Nokia Bell Labs and Equideum Health have partnered to enable people to own and benefit from their own personal health data. The collaboration will use data generated from smartphones, wearables, video feeds and home health devices. Data analysis will also be essential to help clinicians, pharmaceutical companies and researchers obtain information quickly from the data, as well as shorten the time required for clinical trials.

In April 2022, Nokia Bell Labs and Equideum Health announced a partnership focused on empowering people to own and benefit from their personal health data. The collaboration will use rapidly expanding datasets generated by wearables and other end devices, including a growing set of home medical devices. The basic premise is that while health data is growing exponentially, no one has devised a way to collect, centralize and use it for almost real-time meaningful insights. Edge computing, AI, ML and blockchain technologies are now available to achieve this by collecting and analyzing different types of data from a wide variety of devices (eg wearables, sensors, smartphones and video feeds). Partners also expect to enable the flow of innovation without companies worrying about sharing their own information or individuals worrying about sharing their personal information without knowing who has access to it. Beneficiaries of this vision will include consumers, healthcare providers, pharmaceutical companies, researchers, institutions, medical device manufacturers and potentially many start-ups excited about accessing high-quality, verifiable health data sets.

The communication focuses on peripheral calculations for processing large volumes of data locally (eg by calculating and storing the device itself or with data sent to local / regional data centers or potentially home or corporate access points) and to ensure the confidentiality of data. persons who agree to provide their data. However, the use of AI and machine edge learning algorithms will also be a real-time analysis tool for these large volumes of decentralized and aggregated health data. The analysis will be essential to help clinicians, pharmaceutical companies and researchers quickly obtain information from the data, as well as shorten the time for clinical trials.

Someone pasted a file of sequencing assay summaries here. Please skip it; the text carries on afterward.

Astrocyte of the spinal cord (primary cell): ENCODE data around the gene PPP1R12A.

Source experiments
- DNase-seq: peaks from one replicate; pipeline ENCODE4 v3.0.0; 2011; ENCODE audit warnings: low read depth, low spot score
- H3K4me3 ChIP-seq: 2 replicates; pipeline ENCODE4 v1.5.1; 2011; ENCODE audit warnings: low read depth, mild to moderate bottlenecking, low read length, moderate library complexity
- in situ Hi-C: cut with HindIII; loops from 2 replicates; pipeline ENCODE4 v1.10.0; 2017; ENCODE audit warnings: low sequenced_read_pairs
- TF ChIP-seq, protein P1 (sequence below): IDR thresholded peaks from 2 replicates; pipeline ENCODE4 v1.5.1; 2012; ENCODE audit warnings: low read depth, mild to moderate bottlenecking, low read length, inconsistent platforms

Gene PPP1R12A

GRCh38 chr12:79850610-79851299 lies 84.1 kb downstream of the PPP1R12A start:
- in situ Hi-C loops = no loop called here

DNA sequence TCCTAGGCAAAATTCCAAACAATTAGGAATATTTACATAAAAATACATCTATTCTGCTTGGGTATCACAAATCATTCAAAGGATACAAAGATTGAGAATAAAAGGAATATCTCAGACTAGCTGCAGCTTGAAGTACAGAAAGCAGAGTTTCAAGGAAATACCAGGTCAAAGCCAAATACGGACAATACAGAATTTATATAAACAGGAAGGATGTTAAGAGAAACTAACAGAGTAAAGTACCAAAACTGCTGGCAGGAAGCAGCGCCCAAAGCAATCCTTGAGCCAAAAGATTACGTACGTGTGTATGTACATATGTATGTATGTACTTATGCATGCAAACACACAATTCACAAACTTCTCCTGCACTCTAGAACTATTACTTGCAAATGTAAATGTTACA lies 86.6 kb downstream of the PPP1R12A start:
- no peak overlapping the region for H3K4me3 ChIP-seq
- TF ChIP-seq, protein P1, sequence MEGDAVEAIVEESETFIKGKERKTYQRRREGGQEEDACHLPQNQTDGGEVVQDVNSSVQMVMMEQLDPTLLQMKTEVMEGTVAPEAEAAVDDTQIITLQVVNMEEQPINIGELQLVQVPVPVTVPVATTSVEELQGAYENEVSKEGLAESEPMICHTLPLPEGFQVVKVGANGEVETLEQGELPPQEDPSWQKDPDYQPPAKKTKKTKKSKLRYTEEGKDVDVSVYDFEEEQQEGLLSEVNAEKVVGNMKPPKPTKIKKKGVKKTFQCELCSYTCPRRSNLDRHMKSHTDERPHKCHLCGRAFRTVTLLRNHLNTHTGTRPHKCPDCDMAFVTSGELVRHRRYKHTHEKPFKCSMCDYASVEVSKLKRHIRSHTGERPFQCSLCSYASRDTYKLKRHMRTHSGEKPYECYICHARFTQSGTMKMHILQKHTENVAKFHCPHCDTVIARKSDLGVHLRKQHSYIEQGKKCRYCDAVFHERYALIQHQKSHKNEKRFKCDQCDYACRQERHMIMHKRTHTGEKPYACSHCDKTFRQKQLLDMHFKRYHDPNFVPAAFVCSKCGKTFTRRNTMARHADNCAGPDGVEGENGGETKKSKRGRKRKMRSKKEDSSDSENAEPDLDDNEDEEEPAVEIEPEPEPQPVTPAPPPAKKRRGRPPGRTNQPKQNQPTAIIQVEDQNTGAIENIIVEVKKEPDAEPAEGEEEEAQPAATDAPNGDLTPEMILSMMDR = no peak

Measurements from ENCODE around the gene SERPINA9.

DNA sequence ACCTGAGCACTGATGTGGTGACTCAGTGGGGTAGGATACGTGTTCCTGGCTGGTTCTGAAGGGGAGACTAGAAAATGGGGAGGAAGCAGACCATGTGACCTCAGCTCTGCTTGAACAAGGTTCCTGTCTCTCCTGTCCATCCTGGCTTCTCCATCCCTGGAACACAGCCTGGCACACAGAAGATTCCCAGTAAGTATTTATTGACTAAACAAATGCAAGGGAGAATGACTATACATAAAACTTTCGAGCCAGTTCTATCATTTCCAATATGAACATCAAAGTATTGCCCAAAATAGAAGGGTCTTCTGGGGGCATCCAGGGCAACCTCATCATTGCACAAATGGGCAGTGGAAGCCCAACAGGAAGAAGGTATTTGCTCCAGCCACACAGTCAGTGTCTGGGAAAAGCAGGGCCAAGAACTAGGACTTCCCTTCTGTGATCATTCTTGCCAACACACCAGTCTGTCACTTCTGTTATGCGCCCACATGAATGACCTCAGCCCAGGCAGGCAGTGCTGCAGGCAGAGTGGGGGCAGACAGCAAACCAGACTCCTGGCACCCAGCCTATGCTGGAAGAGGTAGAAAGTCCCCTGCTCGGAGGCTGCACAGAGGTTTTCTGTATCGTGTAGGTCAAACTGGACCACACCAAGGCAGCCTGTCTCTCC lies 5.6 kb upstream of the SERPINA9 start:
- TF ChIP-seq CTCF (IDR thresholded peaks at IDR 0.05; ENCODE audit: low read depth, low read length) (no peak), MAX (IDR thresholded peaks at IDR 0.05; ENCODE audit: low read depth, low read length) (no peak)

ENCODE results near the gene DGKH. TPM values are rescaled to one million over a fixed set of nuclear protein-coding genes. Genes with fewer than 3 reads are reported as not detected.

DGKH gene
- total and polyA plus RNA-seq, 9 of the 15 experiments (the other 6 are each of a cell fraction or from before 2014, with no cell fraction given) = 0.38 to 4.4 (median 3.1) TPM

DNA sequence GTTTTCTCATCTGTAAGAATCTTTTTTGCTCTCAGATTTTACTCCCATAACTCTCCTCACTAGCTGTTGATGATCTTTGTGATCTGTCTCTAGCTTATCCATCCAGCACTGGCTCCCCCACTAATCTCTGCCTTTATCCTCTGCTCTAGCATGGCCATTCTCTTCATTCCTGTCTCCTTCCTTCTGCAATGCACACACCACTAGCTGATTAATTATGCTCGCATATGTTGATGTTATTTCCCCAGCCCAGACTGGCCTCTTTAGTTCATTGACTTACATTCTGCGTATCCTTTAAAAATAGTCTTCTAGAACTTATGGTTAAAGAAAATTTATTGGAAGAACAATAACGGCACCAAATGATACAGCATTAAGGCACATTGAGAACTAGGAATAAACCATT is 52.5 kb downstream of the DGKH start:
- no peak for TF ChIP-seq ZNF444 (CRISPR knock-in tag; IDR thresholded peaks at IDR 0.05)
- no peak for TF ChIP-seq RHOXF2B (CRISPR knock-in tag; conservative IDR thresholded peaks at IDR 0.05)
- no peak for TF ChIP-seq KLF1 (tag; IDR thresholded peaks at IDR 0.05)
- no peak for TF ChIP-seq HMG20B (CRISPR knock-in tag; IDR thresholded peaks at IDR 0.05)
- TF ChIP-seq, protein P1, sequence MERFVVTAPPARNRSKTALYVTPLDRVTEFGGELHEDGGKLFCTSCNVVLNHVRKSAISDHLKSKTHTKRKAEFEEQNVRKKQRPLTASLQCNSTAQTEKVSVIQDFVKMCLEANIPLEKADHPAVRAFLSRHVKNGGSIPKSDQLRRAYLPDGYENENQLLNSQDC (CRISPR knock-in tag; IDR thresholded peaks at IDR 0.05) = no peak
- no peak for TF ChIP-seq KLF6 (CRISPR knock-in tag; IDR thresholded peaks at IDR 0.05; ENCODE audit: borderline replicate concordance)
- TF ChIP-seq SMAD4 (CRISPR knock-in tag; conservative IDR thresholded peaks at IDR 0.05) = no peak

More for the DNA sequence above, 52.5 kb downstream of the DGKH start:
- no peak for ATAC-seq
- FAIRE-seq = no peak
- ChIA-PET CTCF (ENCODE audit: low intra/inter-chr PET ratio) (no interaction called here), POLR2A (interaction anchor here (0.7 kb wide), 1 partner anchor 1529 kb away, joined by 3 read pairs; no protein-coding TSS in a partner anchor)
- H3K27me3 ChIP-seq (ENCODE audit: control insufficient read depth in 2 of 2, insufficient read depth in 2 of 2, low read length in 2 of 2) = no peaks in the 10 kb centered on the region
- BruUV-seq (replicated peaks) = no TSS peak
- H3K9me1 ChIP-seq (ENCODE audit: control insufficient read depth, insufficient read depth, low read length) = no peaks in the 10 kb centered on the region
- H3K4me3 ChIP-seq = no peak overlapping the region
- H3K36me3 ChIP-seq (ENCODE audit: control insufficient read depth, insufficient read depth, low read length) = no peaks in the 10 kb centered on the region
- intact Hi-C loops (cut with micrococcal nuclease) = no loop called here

Nokia will also contribute to its Nokia Data Marketplace (NDM), a SaaS offering embedded in Ethereum’s public blockchain architecture to maintain self-identity, data and privacy. Equideum will use NDM as a key element of its new Equideum Exchange, which allows individuals to earn revenue from their personal health data and also allows businesses that are part of the Equideum Data Integrity and Training (DILN) networks, to take advantage of new data. economy.

The first of the two projects in the partners’ roadmap includes an earable prototype of Nokia Bell Labs, a smart device worn in the ear that uses signal processing and ML on the cognitive enhancement device. Earable will be integrated as a representative end device in the planned direct to consumers offering of Equideum Health. The second project will be the implementation of a collaborative ML environment that preserves the confidentiality of user data and AI / ML models during training and learning. Nokia and Equideum have specific plans for their partnership, but their vision is broad-based to do what many in the public and private sectors have theorized for years – to collect huge amounts of decentralized health data from explicitly agreed persons, to summarize it in regional or global basis and apply data analysis to gain insight and improve health outcomes, while allowing different users to generate revenue from the data. Nokia has more plans for this type of data collection / monetization than its partnership with Equideum. He hopes to replicate the model of data sharing and analysis in other verticals, including government, airlines, other health initiatives and telecommunications.

Both partners are concerned about convincing users that they can safely provide and use their personal data. They have not clarified what exactly the consumer will “get” from their contribution. In theory, they can literally get paid; they are likely to receive an analysis of their own aggregated health data, which is now likely fragmented into digital or non-digital notes in different doctor’s offices or collected from individual smartphone applications, but not shared with the user in detail. They will help improve their own and others’ health outcomes and help companies provide better health products and services. Obviously, this message needs to be better expressed by the partners.

Technology providers and operators need to analyze what their role should be in this ‘new’ data economy and how they can generate revenue from large volumes of data that can be collected, centralized and analyzed in key verticals. They are already involved, providing technologies such as wearables, peripherals, AI, ML and blockchain, 5G and related orchestration initiatives and services. Although operators already play a role, they need to devise a strategy to see if they can get more space at the table when it comes to monetizing data, especially if a fair share of the data comes from their own smartphones, wearables and connected home medical devices. devices and transferred to its networks.

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